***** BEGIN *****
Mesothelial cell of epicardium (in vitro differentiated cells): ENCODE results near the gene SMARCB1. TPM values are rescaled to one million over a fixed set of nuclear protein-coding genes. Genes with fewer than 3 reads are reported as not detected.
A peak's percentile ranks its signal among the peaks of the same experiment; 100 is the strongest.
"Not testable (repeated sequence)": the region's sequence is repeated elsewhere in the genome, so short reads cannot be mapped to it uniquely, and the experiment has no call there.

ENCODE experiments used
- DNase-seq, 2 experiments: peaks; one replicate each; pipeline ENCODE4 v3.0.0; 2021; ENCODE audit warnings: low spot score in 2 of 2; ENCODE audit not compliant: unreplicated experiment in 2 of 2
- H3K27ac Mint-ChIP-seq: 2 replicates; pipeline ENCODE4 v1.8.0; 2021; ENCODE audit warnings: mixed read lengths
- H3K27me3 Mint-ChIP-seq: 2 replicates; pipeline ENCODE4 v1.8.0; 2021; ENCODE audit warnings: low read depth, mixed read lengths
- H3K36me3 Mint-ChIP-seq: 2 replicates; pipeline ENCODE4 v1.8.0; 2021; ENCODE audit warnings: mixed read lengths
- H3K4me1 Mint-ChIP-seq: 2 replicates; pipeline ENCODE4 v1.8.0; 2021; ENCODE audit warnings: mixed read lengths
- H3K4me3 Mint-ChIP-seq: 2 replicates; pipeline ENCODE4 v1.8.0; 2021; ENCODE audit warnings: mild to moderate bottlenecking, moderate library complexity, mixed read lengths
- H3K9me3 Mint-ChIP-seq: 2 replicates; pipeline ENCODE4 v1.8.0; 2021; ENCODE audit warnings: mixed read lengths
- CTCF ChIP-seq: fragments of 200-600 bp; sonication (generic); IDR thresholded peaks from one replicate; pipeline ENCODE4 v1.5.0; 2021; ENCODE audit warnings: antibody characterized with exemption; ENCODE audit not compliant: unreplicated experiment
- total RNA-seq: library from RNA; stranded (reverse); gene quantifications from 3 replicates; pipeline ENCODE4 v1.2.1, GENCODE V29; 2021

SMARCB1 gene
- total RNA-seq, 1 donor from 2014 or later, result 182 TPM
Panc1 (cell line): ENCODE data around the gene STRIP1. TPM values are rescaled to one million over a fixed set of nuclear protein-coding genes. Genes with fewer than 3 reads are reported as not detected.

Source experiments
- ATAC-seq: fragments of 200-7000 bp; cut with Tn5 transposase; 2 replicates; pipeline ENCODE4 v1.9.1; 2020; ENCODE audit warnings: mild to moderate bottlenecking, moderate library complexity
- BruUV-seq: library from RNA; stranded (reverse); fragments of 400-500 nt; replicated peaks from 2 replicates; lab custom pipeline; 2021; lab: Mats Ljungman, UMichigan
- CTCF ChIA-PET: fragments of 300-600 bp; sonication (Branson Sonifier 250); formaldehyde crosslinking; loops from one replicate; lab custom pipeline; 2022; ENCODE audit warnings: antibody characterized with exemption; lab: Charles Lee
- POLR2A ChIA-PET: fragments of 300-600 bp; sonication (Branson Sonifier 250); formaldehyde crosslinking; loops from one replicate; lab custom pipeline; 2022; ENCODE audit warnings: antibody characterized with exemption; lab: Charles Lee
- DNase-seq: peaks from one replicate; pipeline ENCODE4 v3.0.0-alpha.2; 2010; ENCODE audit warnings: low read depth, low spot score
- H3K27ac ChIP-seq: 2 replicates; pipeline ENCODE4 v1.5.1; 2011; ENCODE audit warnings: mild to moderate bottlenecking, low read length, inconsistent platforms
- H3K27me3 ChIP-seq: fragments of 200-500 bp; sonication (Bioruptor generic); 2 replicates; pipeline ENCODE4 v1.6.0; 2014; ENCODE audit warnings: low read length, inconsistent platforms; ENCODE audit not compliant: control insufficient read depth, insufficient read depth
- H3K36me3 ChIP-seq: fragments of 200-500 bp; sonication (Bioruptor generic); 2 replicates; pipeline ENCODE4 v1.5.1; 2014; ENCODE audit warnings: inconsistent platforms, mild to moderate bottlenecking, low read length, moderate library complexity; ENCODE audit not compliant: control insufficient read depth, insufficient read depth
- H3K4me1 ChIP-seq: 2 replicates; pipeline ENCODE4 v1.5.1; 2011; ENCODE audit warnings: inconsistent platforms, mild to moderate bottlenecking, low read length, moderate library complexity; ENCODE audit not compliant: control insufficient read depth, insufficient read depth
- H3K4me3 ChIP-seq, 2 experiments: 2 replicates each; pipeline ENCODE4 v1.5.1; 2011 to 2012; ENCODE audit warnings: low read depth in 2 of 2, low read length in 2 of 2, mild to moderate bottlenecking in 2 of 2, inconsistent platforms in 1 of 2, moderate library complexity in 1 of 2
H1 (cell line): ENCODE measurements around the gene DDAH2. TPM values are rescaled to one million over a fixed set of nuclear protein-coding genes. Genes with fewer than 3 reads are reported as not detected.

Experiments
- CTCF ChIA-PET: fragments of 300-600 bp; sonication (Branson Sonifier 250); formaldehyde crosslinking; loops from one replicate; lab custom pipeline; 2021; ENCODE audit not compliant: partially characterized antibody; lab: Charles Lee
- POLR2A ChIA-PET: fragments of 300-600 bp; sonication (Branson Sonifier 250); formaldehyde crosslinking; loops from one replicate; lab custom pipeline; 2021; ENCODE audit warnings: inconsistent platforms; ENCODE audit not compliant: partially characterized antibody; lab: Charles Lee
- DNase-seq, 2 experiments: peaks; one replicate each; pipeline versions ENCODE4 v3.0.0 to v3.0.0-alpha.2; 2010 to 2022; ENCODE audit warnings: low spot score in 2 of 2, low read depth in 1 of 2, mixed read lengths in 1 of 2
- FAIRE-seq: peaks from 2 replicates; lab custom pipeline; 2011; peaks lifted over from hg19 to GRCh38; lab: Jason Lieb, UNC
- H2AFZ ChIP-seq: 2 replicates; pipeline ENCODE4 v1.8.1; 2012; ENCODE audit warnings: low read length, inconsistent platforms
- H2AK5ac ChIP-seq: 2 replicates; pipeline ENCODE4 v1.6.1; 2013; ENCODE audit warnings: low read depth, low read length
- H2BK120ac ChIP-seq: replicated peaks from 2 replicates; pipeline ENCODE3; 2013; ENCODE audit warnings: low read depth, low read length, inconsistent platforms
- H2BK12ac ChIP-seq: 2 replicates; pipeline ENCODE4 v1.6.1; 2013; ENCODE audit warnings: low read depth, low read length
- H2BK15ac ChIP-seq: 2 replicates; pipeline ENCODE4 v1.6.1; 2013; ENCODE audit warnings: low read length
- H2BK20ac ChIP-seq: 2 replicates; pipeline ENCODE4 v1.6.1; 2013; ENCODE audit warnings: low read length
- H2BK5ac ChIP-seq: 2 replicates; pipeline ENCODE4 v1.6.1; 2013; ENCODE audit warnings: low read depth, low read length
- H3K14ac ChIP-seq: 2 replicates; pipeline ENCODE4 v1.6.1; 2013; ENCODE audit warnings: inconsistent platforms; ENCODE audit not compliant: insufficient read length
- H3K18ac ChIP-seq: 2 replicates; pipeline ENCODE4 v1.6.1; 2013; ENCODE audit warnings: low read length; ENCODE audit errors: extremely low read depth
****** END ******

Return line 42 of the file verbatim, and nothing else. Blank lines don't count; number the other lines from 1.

- H3K18ac ChIP-seq: 2 replicates; pipeline ENCODE4 v1.6.1; 2013; ENCODE audit warnings: low read length; ENCODE audit errors: extremely low read depth